No company can ever say “we’ll be here forever”. However, I think free Web services without any implemented business models are likely to be much more vulnerable which is why it’s been very important to us to launch Scoop.it publicly only until we had a good idea what our business model would be. We had close to a year of private beta (yes, we took our time…) but this was very important to us to understand how the balance between free and paying users would work, what people or businesses would be ready to pay for and at what price. We can’t say the current model is perfect, nor that there won’t be any changes. But a bit more than 1 year after our public launch, we’re very happy with the revenue we’re generating, the number and growth rate of our paying customers and, more importantly, their strong loyalty to their premium plans and the low churn rate we’re observing. In the long run, profitability is the only thing that can guarantee any company’s survival and while growth has been our main focus, having a sound business model has been one of our other priorities from day 1.

The last thing I want to say about this is that we view Scoop.it as an open platform: we offer multiple interfaces with social networks but also blog platforms like WordPress or Tumblr as well as RSS feeds and an open API. This provides multiple export capabilities for our users’ curated content and we’ll enable even more in the future. We think the value we build as a company is in our active and growing community – not in locking up our users in a proprietary platform.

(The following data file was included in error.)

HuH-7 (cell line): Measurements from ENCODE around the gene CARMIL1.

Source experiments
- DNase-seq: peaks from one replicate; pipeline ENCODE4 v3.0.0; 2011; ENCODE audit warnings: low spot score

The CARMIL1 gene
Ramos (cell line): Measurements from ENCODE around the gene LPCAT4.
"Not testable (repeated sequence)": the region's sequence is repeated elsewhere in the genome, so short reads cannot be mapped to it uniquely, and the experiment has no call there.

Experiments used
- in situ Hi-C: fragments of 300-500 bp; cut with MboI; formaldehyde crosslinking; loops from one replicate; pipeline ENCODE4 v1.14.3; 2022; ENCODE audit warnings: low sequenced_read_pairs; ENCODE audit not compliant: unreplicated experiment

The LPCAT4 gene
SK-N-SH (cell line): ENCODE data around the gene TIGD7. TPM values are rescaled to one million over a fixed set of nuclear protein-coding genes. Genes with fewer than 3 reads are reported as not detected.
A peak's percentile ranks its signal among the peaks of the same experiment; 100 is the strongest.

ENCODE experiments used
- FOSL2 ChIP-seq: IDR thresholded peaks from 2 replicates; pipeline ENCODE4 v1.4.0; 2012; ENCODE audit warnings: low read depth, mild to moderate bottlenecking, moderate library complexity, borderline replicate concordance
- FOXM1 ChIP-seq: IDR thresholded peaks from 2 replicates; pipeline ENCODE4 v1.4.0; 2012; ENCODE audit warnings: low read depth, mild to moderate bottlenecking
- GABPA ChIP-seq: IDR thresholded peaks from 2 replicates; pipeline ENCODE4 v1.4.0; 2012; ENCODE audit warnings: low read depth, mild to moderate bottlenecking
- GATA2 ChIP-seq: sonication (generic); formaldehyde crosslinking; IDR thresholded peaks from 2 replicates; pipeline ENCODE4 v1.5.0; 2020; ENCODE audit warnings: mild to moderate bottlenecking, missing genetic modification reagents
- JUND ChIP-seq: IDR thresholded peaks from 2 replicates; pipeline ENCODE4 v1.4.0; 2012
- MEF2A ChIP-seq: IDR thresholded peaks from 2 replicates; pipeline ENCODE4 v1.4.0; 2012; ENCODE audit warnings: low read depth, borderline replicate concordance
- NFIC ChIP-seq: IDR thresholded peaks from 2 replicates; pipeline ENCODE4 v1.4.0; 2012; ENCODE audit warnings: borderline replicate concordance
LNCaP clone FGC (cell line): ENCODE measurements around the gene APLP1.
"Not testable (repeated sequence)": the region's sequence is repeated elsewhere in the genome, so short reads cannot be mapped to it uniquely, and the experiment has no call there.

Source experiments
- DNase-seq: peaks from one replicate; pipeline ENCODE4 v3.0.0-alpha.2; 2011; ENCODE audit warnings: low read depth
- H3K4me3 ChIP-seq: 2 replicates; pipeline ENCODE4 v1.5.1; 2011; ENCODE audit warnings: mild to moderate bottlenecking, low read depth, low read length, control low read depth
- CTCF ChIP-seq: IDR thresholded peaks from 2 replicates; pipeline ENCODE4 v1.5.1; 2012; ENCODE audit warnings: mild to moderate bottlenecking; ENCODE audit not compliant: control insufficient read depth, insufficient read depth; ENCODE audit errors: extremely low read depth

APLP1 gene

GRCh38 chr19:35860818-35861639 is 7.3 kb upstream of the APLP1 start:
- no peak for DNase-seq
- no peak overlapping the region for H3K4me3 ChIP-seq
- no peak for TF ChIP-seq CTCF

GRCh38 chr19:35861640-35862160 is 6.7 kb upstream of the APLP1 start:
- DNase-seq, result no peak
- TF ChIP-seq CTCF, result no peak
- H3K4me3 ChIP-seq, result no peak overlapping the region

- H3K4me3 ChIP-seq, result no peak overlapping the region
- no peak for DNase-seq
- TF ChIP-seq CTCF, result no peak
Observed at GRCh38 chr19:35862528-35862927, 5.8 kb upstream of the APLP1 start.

I know beggars can’t be choosers, but is there a way former Snip.it folks could get a discount on Scoop.it services?

Decugis: Though we’re happy for Ramy and the team at Snip.it and wish them the best in their integration with Yahoo!, we feel sad about the Snip.it service shutting down. We didn’t plan to do anything specific, but some Snip.it users like yourself have asked us whether they could import their Snip.it collections to Scoop.it and we’re investigating that. We don’t plan to offer a discount on Scoop.it premium plans, but we’re looking at what we can do to welcome Snip.it users who want to join our community while obviously being fair to our existing users. Stay tuned.

I can’t thank you enough for your time, Guillaume. Hopefully this will address the concerns and potential fears of people who are considering using Scoop.it.

As for me, my final thoughts are this: Scoop.It may be forcing us all to limit or tighten up our topics of interest (which does have both its pluses and minuses), even when you pay to play — but they’ve always had their strong points that can’t be refuted.

One, they’ve always had the best means of connecting and disseminating curated content to social media sites and blogs.

Two, they’ve always had the best method of suggesting content to a curator. In fact, they may be the only curation site to offer that option — which has proven to draw in members who may not even curate, but read and watch. Turning lurking subscribers into participating, engaged members is not to be undervalued.

Three, as you can see with this interview, the folks at Scoop.it are readily available to discuss issues, concerns, and suggestions.

As Guillaume Decugis and I have both said, stay tuned!